SEC Division of Corporation Finance Director Discusses Digital Assets, Opines That Ether and Bitcoin Are Not Securities
Speaking at the Yahoo Finance All Markets Summit on June 14, 2018, SEC Division of Corporation Finance Director William Hinman discussed the question of whether a digital asset that is initially offered as a security can eventually become something other than a security. Director Hinman offered his notable opinion that the circumstances surrounding a digital asset may over time remove it from being classified as a security and thus subsequently result in exemption from the normal framework of federal securities law.
Acknowledging that it may at times seem easy to label a digital asset transaction as a security offering according to the “investment contract” test posited in SEC v. Howey (which considers if a transaction involves an investment of money in a common enterprise with an expectation of profit derived from the efforts of others), Director Hinman suggested that a digital asset transaction’s true classification depends on how the digital asset is being sold and the reasonable expectations of purchasers, as well as the economic, practical, and other types of circumstances involved.
Director Hinman clarified, “If the network on which the token or coin is to function is sufficiently decentralized … the assets may not represent an investment contract.” In such situations, a third party’s efforts are no longer as critical to the enterprise’s success, as the imbalance in material information has been reduced. In this context, Director Hinman recognized the distinction between the initial sale of a digital asset, which may be a securities offering, and a subsequent sale at some later point in time which, due to the degree of decentralization achieved, no longer requires the protections of the securities laws. While this analysis had been alluded to in previous Commission remarks, this is the first time such a position has been formally stated by the Staff.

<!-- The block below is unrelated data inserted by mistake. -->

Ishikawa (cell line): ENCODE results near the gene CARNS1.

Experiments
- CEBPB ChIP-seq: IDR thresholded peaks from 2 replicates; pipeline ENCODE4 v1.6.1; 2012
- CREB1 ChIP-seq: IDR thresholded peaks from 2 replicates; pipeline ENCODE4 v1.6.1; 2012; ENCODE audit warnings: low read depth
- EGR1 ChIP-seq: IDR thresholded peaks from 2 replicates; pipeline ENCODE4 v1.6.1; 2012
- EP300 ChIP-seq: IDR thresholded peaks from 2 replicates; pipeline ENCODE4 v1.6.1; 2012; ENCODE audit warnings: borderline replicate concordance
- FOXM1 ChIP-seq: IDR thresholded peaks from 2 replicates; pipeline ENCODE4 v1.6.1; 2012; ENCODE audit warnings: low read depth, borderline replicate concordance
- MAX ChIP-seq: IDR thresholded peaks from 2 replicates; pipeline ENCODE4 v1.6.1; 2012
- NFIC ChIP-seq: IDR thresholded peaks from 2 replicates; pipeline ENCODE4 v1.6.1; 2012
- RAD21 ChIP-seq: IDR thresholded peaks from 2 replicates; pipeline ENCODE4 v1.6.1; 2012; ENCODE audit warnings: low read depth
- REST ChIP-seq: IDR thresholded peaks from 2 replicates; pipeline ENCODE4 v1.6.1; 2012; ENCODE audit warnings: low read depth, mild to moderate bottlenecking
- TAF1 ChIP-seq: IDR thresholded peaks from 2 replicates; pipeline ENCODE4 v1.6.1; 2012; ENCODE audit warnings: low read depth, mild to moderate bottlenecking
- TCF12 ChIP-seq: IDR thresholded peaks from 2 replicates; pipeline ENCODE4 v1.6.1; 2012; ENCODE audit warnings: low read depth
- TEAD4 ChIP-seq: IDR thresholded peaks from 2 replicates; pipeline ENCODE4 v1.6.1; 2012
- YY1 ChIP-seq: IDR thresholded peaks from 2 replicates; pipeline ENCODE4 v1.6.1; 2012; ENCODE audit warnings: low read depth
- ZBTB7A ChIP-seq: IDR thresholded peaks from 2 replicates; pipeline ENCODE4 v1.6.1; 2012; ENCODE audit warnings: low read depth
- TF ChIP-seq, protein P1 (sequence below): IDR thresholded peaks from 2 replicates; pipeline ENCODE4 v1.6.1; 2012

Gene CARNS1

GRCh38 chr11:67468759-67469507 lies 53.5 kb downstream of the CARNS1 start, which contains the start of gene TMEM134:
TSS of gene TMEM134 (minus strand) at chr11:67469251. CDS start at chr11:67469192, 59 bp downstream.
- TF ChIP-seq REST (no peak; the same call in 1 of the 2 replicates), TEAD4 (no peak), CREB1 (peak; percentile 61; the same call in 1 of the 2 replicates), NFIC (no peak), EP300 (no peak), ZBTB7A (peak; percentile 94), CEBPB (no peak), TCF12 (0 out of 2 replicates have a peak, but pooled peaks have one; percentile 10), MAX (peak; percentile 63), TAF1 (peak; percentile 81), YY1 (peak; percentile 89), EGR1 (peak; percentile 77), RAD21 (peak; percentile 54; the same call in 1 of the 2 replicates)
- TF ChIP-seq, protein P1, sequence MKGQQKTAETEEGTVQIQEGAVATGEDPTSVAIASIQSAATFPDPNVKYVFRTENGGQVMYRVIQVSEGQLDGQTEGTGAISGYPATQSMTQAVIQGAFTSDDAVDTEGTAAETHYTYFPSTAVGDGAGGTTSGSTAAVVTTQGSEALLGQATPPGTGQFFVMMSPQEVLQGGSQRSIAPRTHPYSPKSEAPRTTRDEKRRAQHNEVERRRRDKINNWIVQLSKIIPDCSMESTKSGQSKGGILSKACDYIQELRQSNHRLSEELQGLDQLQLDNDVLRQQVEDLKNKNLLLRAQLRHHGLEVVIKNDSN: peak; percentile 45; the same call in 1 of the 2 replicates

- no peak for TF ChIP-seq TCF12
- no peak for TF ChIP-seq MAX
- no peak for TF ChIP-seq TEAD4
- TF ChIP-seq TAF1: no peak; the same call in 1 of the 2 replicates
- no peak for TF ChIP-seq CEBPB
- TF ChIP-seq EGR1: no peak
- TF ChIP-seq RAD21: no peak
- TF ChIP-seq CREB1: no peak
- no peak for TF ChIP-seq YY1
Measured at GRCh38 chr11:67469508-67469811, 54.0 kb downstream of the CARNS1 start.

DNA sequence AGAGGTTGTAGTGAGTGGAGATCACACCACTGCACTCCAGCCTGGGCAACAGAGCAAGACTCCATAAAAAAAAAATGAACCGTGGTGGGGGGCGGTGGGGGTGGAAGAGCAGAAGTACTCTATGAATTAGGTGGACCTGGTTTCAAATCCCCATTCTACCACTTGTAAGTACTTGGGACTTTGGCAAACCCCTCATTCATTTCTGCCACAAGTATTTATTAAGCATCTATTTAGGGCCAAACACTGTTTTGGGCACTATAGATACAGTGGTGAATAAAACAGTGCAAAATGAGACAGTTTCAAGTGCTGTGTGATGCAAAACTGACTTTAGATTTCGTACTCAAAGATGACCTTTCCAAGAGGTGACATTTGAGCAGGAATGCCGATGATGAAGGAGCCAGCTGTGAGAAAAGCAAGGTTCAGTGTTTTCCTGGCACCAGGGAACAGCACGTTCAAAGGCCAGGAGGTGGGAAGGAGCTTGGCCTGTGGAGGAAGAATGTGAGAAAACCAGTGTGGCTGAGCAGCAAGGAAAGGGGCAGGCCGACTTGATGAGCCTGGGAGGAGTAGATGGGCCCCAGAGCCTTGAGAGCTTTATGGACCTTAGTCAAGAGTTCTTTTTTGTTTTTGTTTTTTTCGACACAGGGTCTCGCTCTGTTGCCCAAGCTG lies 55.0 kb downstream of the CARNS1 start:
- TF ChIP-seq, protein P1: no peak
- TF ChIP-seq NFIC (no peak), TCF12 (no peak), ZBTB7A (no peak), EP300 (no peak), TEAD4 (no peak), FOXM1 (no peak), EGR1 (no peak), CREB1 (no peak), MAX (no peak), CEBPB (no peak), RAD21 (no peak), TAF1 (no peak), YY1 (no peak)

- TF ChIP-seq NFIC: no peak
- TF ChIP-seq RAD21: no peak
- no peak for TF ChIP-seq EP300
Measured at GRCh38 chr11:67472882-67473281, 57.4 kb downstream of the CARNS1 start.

Providing examples, Director Hinman remarked that Bitcoin today does not involve a central third party, and thus the “disclosure regime of the federal securities laws … would seem to add little value.” Notably, he went on to state that “based on my understanding of the present state of Ether, the Ethereum network and its decentralized structure, current offers and sales of Ether are not securities transactions.”
Instead of utilizing a one-size-fits-all approach for digital assets, Director Hinman advocated for considering various factors and questions when determining whether a digital asset transaction qualifies as a securities offering. Director Hinman emphasized that the SEC and its staff are willing to help those involved in the digital asset industry conduct such analysis and comply with the federal securities laws, declaring that the SEC is prepared to provide additional interpretive or no-action guidance about the proper characterization of digital assets.
Overall, Director Hinman’s remarks indicate the SEC’s evolving perspectives on digital assets within the sphere of federal securities regulation, and as a result, the blockchain industry can look forward to the realistic possibility of other positive developments taking place in the near future.